1. Ron Slate, who runs the thoughtful blog Above the Seawall, invited me and 11 other writers to recommend a recent work of fiction. I wrote about Lionel Shriver‘s new novel, The New Republic, which you may have heard is not new—she tabled the book for more than a decade, and many critics have dinged it for growing musty in that time. Me too. But it would be unfortunate if the novel simply became “that novel about journalism and terrorism back then that doesn’t have anything to say about journalism and terrorism right now.” A snip:
This setup has aged poorly. The idea of an writer landing a gig at national paper’s foreign bureau on the basis of a mere handful of clips would be mildly ridiculous in the mid- to late 90s; today, with most foreign bureaus shuttered, it’s pure fantasy. Shriver’s vision of terrorism resembles less Islamic radicalism than Irish republicanism; the SOBs and its semilegitimate political wing, O Crème de Barbear (referred to with the intentionally revolting term the Creamies) evoke the IRA and Sinn Fein. And even the most cynical, seen-it-all reporter would have a hard time embracing Shriver’s argument that the media perpetuates terrorism as a kind of act of job preservation. The New Republic is an artifact from a time when we could look at both journalism and terrorism more callously — as if the former would always be there and the latter might affect us, but not too terribly much.
Yet personality crises never get old, and the novel’s strength is in Edgar’s character reinvention, his reckoning with second selves past and present. We’re reminded often that Kellogg was the stereotypical fat kid as child, until he obsessively pursued a fitness regimen upon which his sense of confidence hinges. It’s a shallow way to frame your sense of well being, and Edgar will slowly grow aware of that. But he also knows that perception is often reality: “[P]eople will exonerate sadists, braggarts, liars, and even slack-jawed morons before they’ll pardon eyesores. If you’re attractive, people need a reason to dislike you; if you’re ugly, people need a reason to like you. They don’t usually find one.”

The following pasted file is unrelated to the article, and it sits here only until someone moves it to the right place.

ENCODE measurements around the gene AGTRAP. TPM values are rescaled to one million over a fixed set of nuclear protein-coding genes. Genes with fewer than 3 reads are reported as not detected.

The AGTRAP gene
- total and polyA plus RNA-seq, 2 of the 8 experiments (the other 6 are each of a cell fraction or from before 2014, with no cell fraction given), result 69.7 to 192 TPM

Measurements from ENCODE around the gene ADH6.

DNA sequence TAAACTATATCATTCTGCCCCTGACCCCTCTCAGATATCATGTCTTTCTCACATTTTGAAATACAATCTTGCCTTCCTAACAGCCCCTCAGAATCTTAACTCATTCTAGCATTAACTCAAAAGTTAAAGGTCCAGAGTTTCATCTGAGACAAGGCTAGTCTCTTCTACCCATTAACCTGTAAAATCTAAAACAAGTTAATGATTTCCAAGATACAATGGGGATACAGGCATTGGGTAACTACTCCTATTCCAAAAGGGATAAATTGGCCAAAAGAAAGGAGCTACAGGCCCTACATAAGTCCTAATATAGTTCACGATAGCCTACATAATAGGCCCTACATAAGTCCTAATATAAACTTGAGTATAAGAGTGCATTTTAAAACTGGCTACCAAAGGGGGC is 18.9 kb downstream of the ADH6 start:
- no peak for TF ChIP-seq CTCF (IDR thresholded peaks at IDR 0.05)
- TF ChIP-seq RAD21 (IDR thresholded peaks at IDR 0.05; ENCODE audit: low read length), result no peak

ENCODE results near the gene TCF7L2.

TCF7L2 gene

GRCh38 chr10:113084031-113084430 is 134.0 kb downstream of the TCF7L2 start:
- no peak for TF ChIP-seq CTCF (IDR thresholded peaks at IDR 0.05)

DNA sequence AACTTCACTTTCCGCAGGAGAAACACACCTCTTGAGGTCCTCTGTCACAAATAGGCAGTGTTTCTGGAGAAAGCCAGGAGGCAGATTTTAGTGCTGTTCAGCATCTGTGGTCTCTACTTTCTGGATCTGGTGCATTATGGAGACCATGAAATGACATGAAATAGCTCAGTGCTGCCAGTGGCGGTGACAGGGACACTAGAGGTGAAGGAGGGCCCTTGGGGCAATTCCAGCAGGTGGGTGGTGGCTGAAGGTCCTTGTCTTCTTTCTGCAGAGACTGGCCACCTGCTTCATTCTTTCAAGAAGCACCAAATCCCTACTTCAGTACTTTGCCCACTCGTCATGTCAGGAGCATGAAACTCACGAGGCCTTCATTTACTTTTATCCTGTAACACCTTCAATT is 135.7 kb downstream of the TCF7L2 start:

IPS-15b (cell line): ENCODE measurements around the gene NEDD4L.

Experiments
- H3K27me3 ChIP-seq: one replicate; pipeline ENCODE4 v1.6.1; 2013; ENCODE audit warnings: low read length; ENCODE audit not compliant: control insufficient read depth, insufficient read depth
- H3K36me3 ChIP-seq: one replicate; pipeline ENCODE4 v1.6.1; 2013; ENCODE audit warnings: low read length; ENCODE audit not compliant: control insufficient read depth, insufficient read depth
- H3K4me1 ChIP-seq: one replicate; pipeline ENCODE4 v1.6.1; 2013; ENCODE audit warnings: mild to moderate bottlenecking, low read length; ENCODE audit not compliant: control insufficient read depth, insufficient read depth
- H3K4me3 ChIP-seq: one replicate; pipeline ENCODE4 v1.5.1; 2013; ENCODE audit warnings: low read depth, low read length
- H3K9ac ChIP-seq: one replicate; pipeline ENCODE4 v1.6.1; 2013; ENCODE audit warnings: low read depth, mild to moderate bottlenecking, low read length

2. If you’re in the D.C. area, on Saturday, April 21, I’ll be at the Annapolis Book Festival, where I’ll be interviewing novelist Howard Norman about his work. I highly recommend his 1994 novel, The Bird Artist, and I hope we’ll touch on his most recent novel, What Is Left the Daughter, as well as his forthcoming memoir, I Hate to Leave This Beautiful Place. (I wrote a bit about Norman here last May.)
3. The following day, April 22, I’ll be at the Writer’s Center in Bethesda, taking part in a panel about “The Future of the Book Review.” Yes, it has one. I’ll be joined by Washington Post reviewer Dennis Drabelle and biographer David O. Stewart, founder of the new-ish literary website, the Washington Independent Review of Books. Hope to see you there.